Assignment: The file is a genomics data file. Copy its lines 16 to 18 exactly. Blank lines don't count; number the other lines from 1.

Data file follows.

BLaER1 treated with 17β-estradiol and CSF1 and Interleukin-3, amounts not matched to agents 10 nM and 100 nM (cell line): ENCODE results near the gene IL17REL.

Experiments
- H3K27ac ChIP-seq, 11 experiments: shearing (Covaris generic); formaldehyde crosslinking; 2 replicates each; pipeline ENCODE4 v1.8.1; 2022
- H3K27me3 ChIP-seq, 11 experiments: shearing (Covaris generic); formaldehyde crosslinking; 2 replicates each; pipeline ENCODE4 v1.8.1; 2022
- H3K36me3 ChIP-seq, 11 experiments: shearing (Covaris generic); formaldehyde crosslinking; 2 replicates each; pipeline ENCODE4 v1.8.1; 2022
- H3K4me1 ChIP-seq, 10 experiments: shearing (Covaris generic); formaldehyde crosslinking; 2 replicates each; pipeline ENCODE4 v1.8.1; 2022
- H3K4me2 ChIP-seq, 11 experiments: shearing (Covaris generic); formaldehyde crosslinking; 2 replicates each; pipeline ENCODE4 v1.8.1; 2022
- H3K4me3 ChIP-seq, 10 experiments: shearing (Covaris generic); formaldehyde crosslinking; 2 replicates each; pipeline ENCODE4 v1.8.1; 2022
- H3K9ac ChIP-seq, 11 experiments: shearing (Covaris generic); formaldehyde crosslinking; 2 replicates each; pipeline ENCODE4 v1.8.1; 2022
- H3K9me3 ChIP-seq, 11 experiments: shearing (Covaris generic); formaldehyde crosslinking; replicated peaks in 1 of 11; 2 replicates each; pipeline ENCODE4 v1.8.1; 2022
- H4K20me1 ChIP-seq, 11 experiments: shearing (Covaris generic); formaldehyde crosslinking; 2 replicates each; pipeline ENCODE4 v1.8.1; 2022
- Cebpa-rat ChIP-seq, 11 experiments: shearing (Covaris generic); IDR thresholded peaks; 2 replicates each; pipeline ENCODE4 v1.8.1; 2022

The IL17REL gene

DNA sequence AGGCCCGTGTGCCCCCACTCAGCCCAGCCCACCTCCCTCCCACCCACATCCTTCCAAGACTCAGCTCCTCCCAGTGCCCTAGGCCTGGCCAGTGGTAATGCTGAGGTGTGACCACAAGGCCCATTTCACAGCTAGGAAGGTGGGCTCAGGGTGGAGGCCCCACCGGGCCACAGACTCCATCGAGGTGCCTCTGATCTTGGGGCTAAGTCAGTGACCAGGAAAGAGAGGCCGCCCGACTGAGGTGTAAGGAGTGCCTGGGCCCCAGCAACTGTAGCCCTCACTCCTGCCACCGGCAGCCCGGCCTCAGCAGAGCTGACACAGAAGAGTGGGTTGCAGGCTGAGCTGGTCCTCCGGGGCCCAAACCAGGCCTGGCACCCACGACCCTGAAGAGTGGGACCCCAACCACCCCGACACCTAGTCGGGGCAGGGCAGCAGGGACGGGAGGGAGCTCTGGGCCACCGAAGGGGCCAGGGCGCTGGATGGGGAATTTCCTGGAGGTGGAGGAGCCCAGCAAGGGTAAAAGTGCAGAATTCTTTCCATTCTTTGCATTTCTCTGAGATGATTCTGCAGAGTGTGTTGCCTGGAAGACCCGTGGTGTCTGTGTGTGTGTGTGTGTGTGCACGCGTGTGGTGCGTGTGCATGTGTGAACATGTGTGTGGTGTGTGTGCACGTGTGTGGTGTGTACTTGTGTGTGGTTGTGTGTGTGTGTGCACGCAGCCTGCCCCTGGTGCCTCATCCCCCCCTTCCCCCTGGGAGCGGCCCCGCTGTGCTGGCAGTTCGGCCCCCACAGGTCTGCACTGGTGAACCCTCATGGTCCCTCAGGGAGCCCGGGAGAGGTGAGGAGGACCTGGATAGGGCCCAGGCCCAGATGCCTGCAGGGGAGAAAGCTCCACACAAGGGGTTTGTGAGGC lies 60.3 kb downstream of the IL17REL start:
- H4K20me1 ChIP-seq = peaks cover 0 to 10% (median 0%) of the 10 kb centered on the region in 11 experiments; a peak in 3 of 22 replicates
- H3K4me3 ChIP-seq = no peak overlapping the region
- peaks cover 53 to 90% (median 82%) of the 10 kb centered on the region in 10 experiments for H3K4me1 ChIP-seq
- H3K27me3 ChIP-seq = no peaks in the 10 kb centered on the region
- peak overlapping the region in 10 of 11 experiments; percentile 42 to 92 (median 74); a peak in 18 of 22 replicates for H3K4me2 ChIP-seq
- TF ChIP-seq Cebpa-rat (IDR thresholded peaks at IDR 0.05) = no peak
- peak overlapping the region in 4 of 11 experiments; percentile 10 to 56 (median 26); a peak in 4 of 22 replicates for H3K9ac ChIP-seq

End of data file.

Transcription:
- H3K4me3 ChIP-seq = no peak overlapping the region
- peaks cover 53 to 90% (median 82%) of the 10 kb centered on the region in 10 experiments for H3K4me1 ChIP-seq
- H3K27me3 ChIP-seq = no peaks in the 10 kb centered on the region